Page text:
It seems like you are using an older (2.4) method on newer (2.6) kernels. Moreover, you are including your header files from /usr/src/linux
instead of those matching to your particular kernel (this may point to your actual kernel sources, but this is not the recommended way).
First off, please dont do this:
Originally Posted by ciotog
It would seem to me you need to #include /usr/src/linux/.config so that CONFIG_X86_L1_CACHE_SHIFT is defined properly.
Basically, on newer kernels, everyone is advised to use the kernel make system. This means you will change directory to your kernel build tree, run make
from there with some magical options which make the make system compile and link your module. If you just want to use this without all the explanation, skip down to the Makefile at the end.
First, we need the kernel build tree: If you compiled your kernel from source and installed modules with make modules_install
(on your 2.6 kernel), it should have created a directory /lib/modules/`uname -r`
which has a two symlinks: source
points to the kernel source tree, and build
points to the kernel build tree (note, that in most cases, they are the same).
The build tree is needed intact for this to work. Next, we need to know some of the magical variables we pass to the make system. The first such option tells the make system you want to compile external module(s) which reside in the directory you specify. This is M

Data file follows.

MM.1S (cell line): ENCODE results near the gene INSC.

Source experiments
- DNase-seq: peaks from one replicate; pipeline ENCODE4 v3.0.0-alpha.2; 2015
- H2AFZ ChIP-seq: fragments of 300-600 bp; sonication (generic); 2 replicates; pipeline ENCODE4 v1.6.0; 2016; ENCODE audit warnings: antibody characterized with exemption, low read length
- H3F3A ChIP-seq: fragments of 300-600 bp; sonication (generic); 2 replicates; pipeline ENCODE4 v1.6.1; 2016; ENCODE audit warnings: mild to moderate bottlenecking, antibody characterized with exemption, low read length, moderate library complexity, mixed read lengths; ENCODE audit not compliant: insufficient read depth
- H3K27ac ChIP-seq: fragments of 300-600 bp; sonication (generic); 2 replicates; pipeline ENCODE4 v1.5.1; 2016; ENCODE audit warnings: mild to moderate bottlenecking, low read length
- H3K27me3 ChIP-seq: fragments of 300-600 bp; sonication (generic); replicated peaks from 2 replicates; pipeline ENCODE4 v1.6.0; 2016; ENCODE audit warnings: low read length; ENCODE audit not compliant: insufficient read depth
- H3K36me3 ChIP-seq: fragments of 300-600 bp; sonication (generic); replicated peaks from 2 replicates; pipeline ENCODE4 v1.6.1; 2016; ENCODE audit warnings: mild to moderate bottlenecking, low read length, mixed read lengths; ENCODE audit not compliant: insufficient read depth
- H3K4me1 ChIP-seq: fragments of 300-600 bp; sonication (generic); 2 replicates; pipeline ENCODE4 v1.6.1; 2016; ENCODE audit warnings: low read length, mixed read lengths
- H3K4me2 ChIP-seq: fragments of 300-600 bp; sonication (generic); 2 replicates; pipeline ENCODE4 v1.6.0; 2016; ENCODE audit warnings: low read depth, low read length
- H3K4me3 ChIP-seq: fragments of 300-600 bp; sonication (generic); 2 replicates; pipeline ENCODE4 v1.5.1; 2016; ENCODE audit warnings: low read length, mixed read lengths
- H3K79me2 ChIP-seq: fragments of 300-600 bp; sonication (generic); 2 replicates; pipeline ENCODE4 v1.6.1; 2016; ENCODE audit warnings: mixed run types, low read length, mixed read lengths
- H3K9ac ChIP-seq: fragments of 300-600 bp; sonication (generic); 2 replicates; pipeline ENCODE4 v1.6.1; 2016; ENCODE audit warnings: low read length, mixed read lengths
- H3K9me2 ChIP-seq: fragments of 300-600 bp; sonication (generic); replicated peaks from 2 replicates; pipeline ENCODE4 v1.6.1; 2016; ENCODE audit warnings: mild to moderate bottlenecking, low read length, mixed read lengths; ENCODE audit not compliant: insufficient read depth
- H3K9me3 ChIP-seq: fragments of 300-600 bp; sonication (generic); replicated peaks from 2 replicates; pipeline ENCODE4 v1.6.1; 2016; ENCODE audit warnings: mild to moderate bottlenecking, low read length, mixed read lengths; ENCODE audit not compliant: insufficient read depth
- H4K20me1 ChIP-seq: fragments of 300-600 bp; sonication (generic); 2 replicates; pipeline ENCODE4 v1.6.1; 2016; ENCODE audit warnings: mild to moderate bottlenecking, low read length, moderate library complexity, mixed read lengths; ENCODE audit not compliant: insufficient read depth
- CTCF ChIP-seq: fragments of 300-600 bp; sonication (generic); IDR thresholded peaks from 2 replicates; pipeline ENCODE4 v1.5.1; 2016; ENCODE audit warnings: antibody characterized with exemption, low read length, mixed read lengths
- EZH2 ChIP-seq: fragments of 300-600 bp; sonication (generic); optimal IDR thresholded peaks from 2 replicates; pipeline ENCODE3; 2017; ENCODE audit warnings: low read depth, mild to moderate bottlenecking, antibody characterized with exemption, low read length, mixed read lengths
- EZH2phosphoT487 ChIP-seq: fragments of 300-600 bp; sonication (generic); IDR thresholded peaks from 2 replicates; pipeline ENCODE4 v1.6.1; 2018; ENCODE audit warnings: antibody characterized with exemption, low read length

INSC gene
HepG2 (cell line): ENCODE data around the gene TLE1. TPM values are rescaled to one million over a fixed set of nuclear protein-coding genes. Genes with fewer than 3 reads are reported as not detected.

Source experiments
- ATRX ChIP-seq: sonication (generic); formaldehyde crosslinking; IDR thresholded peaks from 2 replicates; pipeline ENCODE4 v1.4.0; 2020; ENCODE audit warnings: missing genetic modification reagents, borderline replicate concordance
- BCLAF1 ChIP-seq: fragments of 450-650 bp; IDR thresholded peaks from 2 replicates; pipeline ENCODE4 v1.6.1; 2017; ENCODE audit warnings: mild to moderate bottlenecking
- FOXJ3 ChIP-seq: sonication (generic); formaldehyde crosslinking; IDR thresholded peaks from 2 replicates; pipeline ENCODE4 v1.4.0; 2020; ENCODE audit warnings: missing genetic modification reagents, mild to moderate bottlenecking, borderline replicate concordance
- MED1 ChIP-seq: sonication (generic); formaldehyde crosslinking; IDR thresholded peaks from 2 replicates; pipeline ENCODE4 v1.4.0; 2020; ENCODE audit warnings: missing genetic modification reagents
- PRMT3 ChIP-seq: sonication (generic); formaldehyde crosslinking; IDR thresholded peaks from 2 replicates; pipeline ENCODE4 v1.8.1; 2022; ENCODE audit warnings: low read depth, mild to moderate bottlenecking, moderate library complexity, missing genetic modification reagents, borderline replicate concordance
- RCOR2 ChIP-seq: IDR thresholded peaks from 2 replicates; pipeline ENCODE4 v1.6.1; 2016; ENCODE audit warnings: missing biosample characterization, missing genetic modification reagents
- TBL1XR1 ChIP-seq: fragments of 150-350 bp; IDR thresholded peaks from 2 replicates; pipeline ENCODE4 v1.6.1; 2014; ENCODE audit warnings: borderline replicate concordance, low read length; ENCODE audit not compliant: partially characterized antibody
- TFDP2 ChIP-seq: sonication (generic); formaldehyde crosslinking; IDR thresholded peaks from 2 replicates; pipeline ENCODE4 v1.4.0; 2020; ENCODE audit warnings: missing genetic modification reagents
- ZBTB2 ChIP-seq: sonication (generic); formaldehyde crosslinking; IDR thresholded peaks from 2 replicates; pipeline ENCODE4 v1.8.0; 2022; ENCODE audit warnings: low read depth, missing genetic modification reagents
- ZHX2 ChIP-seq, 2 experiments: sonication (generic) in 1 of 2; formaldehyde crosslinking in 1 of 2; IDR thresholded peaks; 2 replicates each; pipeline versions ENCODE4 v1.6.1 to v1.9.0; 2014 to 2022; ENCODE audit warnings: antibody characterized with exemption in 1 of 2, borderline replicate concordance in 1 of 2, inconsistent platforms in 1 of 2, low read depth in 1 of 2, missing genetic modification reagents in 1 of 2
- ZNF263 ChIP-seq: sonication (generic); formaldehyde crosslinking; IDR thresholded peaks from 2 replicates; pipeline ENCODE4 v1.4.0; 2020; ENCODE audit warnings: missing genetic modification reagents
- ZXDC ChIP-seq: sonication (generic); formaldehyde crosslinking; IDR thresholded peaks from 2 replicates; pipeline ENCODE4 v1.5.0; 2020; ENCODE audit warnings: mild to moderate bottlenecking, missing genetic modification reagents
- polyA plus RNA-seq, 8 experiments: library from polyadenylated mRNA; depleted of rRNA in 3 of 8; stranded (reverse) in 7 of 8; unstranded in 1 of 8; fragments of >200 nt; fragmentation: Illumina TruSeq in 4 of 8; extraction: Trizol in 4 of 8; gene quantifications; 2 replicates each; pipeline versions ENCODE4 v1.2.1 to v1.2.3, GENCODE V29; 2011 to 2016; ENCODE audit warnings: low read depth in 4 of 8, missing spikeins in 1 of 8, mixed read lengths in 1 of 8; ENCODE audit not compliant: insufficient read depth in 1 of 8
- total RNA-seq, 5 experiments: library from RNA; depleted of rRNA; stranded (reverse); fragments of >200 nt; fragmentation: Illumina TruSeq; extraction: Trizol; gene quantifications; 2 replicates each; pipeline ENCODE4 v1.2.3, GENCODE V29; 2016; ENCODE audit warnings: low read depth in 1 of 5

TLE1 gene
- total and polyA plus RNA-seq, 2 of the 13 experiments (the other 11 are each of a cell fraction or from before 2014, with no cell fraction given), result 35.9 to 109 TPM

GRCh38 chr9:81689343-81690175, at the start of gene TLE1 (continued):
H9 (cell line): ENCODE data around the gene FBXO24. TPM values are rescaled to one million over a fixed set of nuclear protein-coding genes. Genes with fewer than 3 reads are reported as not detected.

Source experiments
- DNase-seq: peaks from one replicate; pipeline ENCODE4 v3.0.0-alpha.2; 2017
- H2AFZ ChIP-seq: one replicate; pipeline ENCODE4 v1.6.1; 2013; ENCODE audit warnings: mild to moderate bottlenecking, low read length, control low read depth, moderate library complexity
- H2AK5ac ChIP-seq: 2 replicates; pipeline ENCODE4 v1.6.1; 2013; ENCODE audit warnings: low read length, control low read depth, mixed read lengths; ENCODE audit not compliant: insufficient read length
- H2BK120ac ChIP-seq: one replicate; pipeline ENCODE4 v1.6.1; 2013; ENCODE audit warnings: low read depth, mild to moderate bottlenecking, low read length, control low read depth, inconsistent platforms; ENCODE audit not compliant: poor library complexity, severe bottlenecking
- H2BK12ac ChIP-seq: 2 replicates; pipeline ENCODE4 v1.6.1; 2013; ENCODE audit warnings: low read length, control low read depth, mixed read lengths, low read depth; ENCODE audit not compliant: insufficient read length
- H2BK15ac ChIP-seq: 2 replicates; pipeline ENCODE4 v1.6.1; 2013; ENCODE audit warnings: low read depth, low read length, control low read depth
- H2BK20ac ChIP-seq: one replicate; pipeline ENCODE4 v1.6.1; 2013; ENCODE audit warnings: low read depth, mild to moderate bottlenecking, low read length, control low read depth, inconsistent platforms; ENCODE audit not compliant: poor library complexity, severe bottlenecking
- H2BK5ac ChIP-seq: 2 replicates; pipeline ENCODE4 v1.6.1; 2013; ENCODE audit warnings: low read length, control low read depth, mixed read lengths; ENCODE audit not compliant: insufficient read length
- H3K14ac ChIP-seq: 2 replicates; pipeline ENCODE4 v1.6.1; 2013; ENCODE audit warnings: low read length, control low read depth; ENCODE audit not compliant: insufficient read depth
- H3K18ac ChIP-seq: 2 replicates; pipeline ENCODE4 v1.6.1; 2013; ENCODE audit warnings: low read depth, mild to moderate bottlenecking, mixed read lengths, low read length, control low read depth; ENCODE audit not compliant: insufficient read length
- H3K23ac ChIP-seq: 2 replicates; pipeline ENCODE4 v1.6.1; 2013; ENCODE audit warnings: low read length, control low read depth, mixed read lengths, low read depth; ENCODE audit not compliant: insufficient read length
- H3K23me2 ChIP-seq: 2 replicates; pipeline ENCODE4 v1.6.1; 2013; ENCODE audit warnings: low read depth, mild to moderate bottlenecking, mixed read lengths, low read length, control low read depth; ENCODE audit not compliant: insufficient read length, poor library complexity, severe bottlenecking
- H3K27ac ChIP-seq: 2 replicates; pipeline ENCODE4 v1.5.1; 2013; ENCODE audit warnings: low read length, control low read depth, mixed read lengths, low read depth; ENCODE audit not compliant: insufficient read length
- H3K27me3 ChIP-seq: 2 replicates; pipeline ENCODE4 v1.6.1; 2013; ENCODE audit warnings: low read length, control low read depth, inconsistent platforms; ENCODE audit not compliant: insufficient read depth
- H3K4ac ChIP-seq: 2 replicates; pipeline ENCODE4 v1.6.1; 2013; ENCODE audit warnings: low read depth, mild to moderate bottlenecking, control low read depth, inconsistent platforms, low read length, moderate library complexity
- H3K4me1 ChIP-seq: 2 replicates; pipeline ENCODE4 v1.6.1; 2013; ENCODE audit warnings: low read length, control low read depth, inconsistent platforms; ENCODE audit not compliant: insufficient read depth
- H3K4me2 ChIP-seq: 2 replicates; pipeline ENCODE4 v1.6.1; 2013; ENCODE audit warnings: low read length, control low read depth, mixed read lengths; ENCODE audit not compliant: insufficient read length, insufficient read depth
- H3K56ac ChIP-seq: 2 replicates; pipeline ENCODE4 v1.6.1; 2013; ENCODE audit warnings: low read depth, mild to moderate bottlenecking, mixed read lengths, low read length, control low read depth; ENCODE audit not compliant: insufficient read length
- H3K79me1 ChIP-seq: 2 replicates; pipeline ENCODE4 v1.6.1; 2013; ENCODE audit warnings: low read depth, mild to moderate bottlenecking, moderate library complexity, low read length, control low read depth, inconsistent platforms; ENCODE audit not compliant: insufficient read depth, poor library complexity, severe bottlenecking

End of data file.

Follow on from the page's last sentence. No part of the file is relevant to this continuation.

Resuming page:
variable (alternatively, you could use the older SUBDIRS
The other variable will tell the make system what to compile (in this case, your one file: hello1.c
) and how to link it (in this case, as a module). To specify linkage as a module, you use the variable obj-m
(the value of this variable is the same name as the source file except the suffix is .o
rather than .c
Now, we should be set for making your module. Basically, this is what you do (replace /path/to/your/source
with the location of hello1.c
$ make -C /lib/modules/`uname -r`/build M=/path/to/your/source obj-m=hello1.o
You should end up with (among other new files) a file named hello1.ko
in the directory you specified. This is your module which you can insert with insmod hello1.ko
(as root). Alternatively, you can install the module like this:
# make -C /lib/modules/`uname -r`/build M=/path/to/your/source obj-m=hello1.o modules_install
and insert it with modprobe hello1
If you dont want to do this by hand each time, you can create a Makefile that looks something like this:
KERNELDIR := /lib/modules/$(shell uname -r)/build
obj-m := hello1.o
$(MAKE) -C $(KERNELDIR) M=$(PWD)
$(MAKE) -C $(KERNELDIR) M=$(PWD) clean
$(MAKE) -C $(KERNELDIR) M=$(PWD) modules_install
Place this file in the same directory that contains hello1.c
, and just run make
to build your module.